I’m breaking the rule I set myself for when I started these retrospectives and covering a game that I have actually played before. In fact, Terranigma is the last game I ever bought for my Super Nintendo before I upgraded to a Nintendo 64; and foolishly sold my SNES and all my games for what was probably $50 or something equally dumb.
God of War was a weird one to play. The thing is, even though I’ve never played the original God of War before, I feel like I’ve played it a lot because of how many imitators there are out there. Going back and playing the game that launched a genre (as far as ‘God of War clone’ is a genre at least) was always going to be a bit intimidating.
Although Bioshock Infinite took a different approach, the eeriness of the Bioshock series provided an atmospheric experience which immersed players with its strong storyline and pacing. It drew them into a world which caused them to question morality, ideology and fight for survival in a crazed dystopia. However, many gamers have not had the opportunity to play the predecessor of these games, System Shock 2, but with its recent release on Steam players can now experience more frights and jumps, this time in space. View the full article »
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Mario Bros, Sonic the Hedgehog, Mega Man, Donkey Kong Country the list goes on! Home consoles had an abundance of quality platformers during the late 80’s to mid 90’s. However, in the shadows of these popular side-scrollers that made the consoles so popular was a big grey machine known for its floppy disks, ‘distinct’ sound and an operating system that made Bill Gates a lot of money. That system being MS-DOS, and there were actually quite a few platformers that were overshadowed by their TV counterparts. Here are 5 must play games, where you can find them and how to play them on modern PCs.
Star Fox Adventures is a game that I first heard about in the Australian Official Nintendo Magazine (remember when we used to get our gaming news from magazines?) around the year 2000. Back then it was called Dinosaur Planet and it was going to be about these two anthropomorphic animals saving a world of dinosaurs in a big, Zelda-style adventure game. I was pretty excited because it was also going to be on the Nintendo 64, a console that I owned. But then the game was pushed back to be released on the GameCube and I parted ways with Nintendo so that I could buy an Xbox and play Oddworld: Munch’s Oddysee. Now, years later, I finally have the chance to play this game I missed out on so long ago and discover if all that youthful excitement was justified.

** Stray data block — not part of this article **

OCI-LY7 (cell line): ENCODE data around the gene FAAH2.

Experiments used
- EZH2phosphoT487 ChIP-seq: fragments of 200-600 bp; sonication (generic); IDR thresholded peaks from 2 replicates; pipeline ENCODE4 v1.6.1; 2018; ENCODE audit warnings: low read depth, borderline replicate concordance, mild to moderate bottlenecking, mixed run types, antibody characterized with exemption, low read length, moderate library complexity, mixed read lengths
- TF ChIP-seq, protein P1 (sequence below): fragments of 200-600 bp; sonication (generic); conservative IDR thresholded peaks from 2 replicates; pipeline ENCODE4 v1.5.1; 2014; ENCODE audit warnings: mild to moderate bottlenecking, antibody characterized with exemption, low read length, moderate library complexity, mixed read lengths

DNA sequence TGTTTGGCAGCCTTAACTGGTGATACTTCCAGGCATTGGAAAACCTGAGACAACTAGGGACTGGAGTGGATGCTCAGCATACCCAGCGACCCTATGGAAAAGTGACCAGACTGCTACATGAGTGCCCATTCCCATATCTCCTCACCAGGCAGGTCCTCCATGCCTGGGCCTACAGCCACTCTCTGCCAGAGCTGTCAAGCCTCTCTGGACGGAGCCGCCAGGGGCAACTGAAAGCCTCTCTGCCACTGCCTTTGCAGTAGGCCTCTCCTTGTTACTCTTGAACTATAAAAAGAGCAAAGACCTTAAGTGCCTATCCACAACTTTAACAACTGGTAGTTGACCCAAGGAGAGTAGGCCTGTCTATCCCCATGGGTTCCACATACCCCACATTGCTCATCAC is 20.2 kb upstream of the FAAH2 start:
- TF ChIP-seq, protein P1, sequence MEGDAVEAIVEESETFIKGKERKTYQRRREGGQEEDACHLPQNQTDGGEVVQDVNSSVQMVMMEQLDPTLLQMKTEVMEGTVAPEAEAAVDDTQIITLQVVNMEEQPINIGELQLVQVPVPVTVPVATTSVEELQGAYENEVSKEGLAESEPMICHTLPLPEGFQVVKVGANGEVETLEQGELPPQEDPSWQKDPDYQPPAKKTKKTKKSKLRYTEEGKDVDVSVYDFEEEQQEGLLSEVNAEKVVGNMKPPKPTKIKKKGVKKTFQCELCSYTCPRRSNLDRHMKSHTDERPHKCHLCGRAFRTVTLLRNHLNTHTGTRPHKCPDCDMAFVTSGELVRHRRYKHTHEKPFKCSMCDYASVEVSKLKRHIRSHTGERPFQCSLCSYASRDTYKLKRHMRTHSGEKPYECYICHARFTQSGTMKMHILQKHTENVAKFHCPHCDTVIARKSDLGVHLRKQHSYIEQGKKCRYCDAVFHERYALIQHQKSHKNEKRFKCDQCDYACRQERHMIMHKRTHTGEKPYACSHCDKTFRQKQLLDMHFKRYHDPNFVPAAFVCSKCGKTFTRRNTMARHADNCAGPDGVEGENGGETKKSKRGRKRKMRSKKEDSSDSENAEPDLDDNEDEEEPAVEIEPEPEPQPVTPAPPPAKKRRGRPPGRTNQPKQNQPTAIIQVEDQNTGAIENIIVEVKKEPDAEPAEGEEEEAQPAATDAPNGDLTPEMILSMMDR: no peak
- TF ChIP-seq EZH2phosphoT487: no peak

Let me start off by admitting that I never had a Playstation 2 growing up, going from the Nintendo 64 straight to the Xbox. A few months back I decided to fill in this missing gap in my gaming education and picked up a cheap Playstation 2 console off eBay. I checked with some friends about what essential games I needed to play and the Jak and Daxter series went straight to the top of the list. I had one friend tell me that Jak II was one of his favourite games and another tell me that it was his favourite game “of all time”, so I was definitely looking forward to playing this. What I got when I put in the disc was…well, ‘mixed’ is the best way to put it.
The Half-Life series is one of the most successful video game series in gaming history, having everything from aliens, futuristic police states and mysterious agents. However, many gamers will only be familiar with later installments of the game and would have missed out on where it all started, where a physicist named Gordon Freeman is unwittingly launched into an extra-terrestrial catastrophe in a remote research facility…